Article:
Honestly, I really can't compute how responding to a "I have been diagnosed with X and treatment is going well" comment with a "well doctors misdiagnose all the time" comment could possibly be construed as helpful. What am I missing??

We don't know that is what the OP's status update said, for one. If the status update said, "I have been diagnosed with condition X" I think it makes sense for someone to believe the OP is upset about this diagnosis and to comfort her that it may not be as bad as she thinks.  I know I would rather hear, for example, that I should stop eating so many sweets rather than that I have incurable diabetes. (Just a random example).  I grasp that some people would rather be told they have the diabetes and that it is out of their control, but not everyone feels that way. 

I don't think we have enough information to condemn the friend.  I think we do have enough information to believe the OP was overly harsh in her response.

I can appreciate that these words would be comforting to you, but I honestly haven't met anyone that would be comforted by a diagnosis of diabetes with "well, stop eating so many sweets...problem solved."  Even if the condition is a direct result of action or inaction on their part, not many people want to hear "it's all your fault.  Stop doing things wrong...because you did this to yourself."  Therefore, I wouldn't even dream of saying something like this to someone...much less make the assumption that it's an appropriate and comforting thing to say to someone on facebook.

I get that you want to give the OP's friend the benefit of the doubt.  I seriously doubt she was trying to be viscious...but she did come across as a 'know it all' and dismissive of the OP.  She's not a doctor.  It's not cool.  And the OP has a right to tell her she was hurt.  Even though her response may have been unnecessarily harsh, the Friend's response was way OTT. I know I would appreciate being told that my well-meaning words were hurtful to a friend so that I would know how to better comfort in the future.  I certainly wouldn't blame my friend for telling me so (though I wouldn't have faulted the friend for pointing out the the OP may have hurtful in her response).   And for that, I think that the OP is well rid of her.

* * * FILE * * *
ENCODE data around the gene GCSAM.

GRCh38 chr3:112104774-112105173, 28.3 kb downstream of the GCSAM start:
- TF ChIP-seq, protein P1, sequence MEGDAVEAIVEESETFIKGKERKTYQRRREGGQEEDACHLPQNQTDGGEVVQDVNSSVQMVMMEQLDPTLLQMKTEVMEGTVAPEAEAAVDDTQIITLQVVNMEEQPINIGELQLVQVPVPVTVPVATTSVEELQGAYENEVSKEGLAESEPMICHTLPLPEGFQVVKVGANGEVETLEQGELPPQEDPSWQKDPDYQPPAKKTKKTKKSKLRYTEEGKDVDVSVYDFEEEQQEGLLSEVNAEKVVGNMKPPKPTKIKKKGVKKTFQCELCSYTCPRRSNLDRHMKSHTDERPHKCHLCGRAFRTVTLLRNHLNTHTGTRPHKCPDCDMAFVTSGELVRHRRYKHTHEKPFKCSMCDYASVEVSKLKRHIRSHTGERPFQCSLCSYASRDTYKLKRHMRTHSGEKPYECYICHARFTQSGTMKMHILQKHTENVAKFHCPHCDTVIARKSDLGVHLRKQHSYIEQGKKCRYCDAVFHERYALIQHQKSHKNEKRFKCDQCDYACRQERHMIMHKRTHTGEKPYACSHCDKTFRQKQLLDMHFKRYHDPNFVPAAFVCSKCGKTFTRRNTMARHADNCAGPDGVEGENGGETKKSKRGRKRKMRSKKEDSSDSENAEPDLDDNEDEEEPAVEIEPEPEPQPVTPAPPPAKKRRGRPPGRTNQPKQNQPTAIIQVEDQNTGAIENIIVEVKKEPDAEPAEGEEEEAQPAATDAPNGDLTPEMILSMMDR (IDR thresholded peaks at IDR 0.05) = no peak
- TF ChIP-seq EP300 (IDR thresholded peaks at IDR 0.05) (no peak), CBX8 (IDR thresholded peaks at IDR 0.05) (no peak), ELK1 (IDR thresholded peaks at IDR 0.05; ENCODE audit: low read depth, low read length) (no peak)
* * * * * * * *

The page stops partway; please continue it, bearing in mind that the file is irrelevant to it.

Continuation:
TurtleDove

  • Super Hero!
  • ****
  • Posts: 6289
Re: Friends and medical conditions. (Epic length)
« Reply #35 on: January 25, 2013, 12:35:02 PM »
Even if the OP's friend were acting from the best of intentions, for someone with no knowledge of what is going on in the OP's health to tell her to discount the information given her by a doctor is wrongheaded and potentially dangerous (even deadly). "Just stop eating sweets, you'll be fine," is horrible advice if, say, someone really needs to take insulin.

Again, I did not see that the friend told the OP to discount anything. The paraphrase certainly didn't say that. 

The issue: A friend who i haven't spoken to in a long time replied to my post saying (paraphrased)

Do bear in mind that these days people are diagnosed with stuff all the time that years ago would have just been "normal" and there's nothing wrong with them. Doctors tend to jump the gun with this kind of thing. (She then made an adhd/naughty kids comparison but that's a whole 'nother rant, please don't derail with that, thank you)


I also don't really follow how a person saying something they have no knowledge about is harmful to the OP.  Presumably the OP can make her own educated decisions and wouldn't change her mind about her own health plan based on comments made by everyone.  That would be a nightmare!
« Last Edit: January 25, 2013, 12:37:11 PM by TurtleDove »

Roe

  • Super Hero!
  • ****
  • Posts: 6484
Re: Friends and medical conditions. (Epic length)
« Reply #36 on: January 25, 2013, 12:49:21 PM »


Could we please avoid derailing the thread with the posting stuff on facebook discussion, which, unfortunately has been done to death. :D